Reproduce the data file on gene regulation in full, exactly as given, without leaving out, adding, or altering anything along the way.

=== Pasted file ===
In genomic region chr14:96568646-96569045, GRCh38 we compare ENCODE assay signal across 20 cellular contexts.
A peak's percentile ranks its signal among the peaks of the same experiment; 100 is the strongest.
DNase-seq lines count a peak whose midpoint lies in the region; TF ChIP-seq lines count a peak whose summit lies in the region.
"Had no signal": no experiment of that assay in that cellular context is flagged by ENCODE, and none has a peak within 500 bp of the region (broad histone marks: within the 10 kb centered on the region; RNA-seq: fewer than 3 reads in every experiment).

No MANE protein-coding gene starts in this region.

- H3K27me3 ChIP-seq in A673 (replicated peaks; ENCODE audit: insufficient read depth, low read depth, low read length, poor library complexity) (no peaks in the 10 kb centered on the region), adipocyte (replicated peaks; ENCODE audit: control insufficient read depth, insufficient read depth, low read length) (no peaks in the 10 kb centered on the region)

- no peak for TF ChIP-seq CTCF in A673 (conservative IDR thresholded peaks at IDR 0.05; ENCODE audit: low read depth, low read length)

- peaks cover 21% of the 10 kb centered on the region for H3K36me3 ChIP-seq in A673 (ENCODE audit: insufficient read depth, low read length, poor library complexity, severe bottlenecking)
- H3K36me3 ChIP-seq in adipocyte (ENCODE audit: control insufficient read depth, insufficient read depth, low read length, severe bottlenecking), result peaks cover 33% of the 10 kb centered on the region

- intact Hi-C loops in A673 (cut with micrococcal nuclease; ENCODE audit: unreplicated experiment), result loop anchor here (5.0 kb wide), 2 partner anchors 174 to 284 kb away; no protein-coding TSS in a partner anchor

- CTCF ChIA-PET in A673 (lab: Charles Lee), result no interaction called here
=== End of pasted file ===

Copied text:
In genomic region chr14:96568646-96569045, GRCh38 we compare ENCODE assay signal across 20 cellular contexts.
A peak's percentile ranks its signal among the peaks of the same experiment; 100 is the strongest.
DNase-seq lines count a peak whose midpoint lies in the region; TF ChIP-seq lines count a peak whose summit lies in the region.
"Had no signal": no experiment of that assay in that cellular context is flagged by ENCODE, and none has a peak within 500 bp of the region (broad histone marks: within the 10 kb centered on the region; RNA-seq: fewer than 3 reads in every experiment).

No MANE protein-coding gene starts in this region.

- H3K27me3 ChIP-seq in A673 (replicated peaks; ENCODE audit: insufficient read depth, low read depth, low read length, poor library complexity) (no peaks in the 10 kb centered on the region), adipocyte (replicated peaks; ENCODE audit: control insufficient read depth, insufficient read depth, low read length) (no peaks in the 10 kb centered on the region)

- no peak for TF ChIP-seq CTCF in A673 (conservative IDR thresholded peaks at IDR 0.05; ENCODE audit: low read depth, low read length)

- peaks cover 21% of the 10 kb centered on the region for H3K36me3 ChIP-seq in A673 (ENCODE audit: insufficient read depth, low read length, poor library complexity, severe bottlenecking)
- H3K36me3 ChIP-seq in adipocyte (ENCODE audit: control insufficient read depth, insufficient read depth, low read length, severe bottlenecking), result peaks cover 33% of the 10 kb centered on the region

- intact Hi-C loops in A673 (cut with micrococcal nuclease; ENCODE audit: unreplicated experiment), result loop anchor here (5.0 kb wide), 2 partner anchors 174 to 284 kb away; no protein-coding TSS in a partner anchor

- CTCF ChIA-PET in A673 (lab: Charles Lee), result no interaction called here